|Wolf River Valley Seeds, which has produced some of the nation’s top-rated forage products for decades, is expanding its operations to Antigo.|
The company, which was started in the early 1970s by Jerome and Marian Wahleithner in White Lake, has purchased the former Fermanich Fuel headquarters located at Third Avenue and Edison Street, and will relocate its marketing, business and distribution facilities here.
“This will be our main facility,” Mark Resch, a partner in the business, said. “We also have offices in Crandon and White Lake but Antigo will be the central area.”
Resch, who comes from a marketing and business background, became associated with Wolf River Valley Seeds after selling his previous business, Super Group.
“I was retired for about two weeks and got bored so I started farming,” he said.
He soon got to know Wahleithner and, by 2009, was growing seed for the company. That led to increased involvement and, eventually, in early 2014, formed a partnership with Wahleithner. Wahleithner began to step back from the business and the company is now owned by Resch and Jason Neilitz of Crandon, formerly the general manager.
“Since Jason and I became involved, working with Jerome, we have doubled the size of the operation,” Resch said. “Jerome is mentoring us through the growth of the company.”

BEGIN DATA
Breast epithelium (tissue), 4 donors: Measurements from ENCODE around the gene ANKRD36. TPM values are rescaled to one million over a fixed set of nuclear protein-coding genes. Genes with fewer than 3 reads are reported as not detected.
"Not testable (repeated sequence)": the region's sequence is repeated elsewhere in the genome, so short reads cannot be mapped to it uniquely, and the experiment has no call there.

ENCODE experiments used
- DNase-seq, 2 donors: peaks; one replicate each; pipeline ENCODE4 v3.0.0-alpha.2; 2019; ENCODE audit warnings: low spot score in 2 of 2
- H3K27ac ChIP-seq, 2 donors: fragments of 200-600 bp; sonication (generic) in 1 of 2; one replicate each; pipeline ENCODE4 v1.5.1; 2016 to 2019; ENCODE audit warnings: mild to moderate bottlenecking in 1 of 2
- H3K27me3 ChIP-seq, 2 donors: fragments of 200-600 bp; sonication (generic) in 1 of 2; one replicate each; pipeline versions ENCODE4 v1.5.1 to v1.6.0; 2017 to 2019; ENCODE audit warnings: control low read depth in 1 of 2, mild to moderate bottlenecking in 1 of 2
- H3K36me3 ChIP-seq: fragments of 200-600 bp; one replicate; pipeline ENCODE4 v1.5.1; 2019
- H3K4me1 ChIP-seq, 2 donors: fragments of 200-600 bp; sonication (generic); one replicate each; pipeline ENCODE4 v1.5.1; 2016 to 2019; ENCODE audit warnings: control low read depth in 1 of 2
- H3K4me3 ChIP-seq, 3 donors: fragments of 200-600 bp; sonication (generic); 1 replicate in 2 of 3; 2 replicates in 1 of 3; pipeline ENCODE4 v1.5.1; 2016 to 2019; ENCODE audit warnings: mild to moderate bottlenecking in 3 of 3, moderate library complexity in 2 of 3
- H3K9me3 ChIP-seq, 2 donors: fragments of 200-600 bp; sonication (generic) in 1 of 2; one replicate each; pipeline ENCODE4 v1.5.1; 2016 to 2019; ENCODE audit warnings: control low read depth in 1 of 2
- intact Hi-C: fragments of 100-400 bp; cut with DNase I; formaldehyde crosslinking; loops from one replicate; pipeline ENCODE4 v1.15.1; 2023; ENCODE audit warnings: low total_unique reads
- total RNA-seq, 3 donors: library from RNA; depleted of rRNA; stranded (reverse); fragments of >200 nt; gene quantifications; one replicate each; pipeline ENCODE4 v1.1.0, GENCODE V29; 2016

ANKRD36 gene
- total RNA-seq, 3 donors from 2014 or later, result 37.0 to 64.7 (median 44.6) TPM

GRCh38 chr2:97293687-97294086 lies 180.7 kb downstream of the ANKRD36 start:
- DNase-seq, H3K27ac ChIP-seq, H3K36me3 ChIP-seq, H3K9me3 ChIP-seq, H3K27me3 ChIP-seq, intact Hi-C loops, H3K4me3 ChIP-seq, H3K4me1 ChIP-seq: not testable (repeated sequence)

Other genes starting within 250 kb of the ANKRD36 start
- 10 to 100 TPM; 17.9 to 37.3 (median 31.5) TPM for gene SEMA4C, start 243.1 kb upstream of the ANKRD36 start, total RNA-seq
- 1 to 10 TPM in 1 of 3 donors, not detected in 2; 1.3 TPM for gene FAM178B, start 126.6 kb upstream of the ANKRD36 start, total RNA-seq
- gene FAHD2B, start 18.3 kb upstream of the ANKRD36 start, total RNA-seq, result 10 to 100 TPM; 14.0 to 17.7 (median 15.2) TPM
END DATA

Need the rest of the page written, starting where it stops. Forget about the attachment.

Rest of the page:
Wolf River Valley Seeds offers a mix of seeds, primary for forage, including the popular Triticale, a hybrid cross of wheat and rye that can be fed either as a grain or as silage.
Wahleithner explained that while Triticale grows well in warm, southern climates, the cool northern regions, such as his White Lake fields, are ideal for producing high quality seeds.
The company also grows and sells seed corn, forage peas, oats and soybeans.
“Our primary focus is on supplying forage products to the dairy industry,” Wahleithner said.
While Wolf River Valley Seeds is an industry leader in producing Triticale, its other products are also earning accolades. Its Wisconsin Floury Leafy corn was the top performer in yield, digestibility and milk yield per acre in the Cornell University silage corn trials, which Wahleithner called “the Super Bowl of silage trials.”
“These varieties are unique because the farmer ends up planting less seeds per acre while yielding considerably more tonnage for silage,” Neilitz said. “That can provide a dramatic cost savings at planting time.”
The expansion into Antigo is also bringing many new opportunities, Resch said. Wolf River Valley Seeds has begun working with area potato growers to produce seed crops for the company as part of the regular field rotations, with 5,000 total acres now available through strategic alliances.
It is also partnering with Schumitsch Seed of Antigo, which cleans, bags and ships many of its products.
That increased acreage, product awards and positive response has greatly increased the company’s distribution, with Wolf River Seeds now selling its products directly to growers and to distributors nationwide.
There is a bit of work to be done on the new location, Resch and Wahleithner said, with some facade improvements planned in the next few weeks, but the 10,000 square foot warehouse is already full and distribution is underway.
“We’ve got a bit of work to do yet,” Resch said. “This gives us more room to spread out.”
Jerome Wahleithner, left, and Mark Resch outside Wolf River Valley Seed’s new Antigo location, the former Fermanich Fuel building.